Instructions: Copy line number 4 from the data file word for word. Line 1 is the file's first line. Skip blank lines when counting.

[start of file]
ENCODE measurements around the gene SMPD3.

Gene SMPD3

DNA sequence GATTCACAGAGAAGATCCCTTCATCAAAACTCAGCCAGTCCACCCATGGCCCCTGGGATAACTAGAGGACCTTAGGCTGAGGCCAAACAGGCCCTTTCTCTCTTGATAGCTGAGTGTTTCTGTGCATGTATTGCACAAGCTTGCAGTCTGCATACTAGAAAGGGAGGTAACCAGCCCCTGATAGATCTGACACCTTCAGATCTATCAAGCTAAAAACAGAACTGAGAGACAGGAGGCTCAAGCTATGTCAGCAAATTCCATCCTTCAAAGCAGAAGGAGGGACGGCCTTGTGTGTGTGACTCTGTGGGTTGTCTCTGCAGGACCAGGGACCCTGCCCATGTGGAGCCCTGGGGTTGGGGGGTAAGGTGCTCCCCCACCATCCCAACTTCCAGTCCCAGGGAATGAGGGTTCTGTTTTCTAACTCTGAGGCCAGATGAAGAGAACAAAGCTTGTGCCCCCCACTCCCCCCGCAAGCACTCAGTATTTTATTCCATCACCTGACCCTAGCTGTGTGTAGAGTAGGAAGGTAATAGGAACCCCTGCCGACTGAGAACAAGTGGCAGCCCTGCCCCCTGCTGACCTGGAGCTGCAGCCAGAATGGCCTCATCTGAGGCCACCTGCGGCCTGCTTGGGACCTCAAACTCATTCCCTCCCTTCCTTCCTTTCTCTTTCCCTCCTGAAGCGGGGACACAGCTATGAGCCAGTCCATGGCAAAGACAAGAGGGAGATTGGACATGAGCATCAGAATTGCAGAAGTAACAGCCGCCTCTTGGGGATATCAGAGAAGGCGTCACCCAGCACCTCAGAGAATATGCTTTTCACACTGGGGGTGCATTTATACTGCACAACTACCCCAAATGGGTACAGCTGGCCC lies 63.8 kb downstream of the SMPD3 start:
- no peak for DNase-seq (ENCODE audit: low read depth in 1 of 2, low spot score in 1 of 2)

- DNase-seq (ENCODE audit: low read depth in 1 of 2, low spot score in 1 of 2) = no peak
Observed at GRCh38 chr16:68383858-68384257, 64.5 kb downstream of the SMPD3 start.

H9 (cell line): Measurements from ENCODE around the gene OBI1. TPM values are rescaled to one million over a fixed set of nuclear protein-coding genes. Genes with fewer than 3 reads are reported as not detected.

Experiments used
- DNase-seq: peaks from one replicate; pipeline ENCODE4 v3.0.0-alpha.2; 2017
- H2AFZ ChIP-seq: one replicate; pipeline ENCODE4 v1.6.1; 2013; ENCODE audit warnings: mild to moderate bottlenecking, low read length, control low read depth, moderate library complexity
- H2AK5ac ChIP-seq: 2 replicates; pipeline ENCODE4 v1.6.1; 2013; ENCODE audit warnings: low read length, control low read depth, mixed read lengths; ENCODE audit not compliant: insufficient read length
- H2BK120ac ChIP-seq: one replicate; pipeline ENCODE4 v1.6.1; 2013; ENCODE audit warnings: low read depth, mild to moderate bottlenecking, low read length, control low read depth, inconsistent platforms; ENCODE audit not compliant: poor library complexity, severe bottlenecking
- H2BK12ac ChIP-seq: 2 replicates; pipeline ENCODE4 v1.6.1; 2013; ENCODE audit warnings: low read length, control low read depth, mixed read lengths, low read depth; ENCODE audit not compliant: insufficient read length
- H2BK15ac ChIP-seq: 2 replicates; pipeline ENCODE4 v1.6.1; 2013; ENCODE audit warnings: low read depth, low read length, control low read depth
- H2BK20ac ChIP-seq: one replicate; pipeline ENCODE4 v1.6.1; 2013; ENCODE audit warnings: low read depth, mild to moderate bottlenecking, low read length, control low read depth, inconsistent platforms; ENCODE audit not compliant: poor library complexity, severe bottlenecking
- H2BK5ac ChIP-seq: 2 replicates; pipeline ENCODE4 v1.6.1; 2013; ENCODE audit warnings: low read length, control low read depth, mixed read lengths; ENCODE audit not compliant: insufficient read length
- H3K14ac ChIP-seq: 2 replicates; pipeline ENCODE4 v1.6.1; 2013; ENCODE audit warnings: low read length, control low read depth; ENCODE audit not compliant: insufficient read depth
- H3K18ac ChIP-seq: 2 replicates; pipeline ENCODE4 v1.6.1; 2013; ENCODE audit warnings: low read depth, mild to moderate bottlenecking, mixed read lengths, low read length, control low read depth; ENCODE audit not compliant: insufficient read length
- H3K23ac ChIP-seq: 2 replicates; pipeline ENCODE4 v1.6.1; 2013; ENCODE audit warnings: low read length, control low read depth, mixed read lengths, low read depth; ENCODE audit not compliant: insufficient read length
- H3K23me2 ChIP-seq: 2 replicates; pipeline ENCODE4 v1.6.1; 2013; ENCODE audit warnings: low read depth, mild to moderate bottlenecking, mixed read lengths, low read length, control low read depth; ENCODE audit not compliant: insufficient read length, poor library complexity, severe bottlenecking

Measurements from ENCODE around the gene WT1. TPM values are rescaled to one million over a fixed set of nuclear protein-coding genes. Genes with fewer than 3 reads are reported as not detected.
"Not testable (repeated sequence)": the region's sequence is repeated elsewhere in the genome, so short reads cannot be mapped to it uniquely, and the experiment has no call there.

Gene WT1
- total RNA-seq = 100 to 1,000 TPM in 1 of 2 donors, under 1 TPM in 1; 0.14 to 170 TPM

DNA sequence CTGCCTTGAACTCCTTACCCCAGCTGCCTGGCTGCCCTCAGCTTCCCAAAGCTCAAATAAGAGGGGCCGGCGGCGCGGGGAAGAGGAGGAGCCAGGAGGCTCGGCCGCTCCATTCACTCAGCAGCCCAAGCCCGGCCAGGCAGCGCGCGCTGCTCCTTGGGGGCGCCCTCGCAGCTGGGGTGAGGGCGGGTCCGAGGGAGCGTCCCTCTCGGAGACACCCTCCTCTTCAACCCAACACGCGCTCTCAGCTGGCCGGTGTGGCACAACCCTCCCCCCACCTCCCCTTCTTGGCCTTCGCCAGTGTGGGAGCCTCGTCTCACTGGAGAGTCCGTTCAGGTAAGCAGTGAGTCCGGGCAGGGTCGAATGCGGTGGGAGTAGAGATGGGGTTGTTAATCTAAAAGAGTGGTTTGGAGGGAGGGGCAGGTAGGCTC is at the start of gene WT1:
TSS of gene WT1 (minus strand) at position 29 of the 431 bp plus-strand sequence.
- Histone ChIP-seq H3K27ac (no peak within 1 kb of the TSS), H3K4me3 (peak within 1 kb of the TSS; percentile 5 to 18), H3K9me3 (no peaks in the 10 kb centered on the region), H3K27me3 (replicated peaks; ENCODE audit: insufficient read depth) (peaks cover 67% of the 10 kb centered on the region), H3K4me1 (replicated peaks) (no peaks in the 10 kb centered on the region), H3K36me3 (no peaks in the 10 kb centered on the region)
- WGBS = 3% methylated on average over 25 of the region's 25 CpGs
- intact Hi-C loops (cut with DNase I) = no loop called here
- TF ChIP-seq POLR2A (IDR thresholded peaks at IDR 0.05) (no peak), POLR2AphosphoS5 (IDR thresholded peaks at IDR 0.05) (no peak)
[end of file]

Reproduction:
- no peak for DNase-seq (ENCODE audit: low read depth in 1 of 2, low spot score in 1 of 2)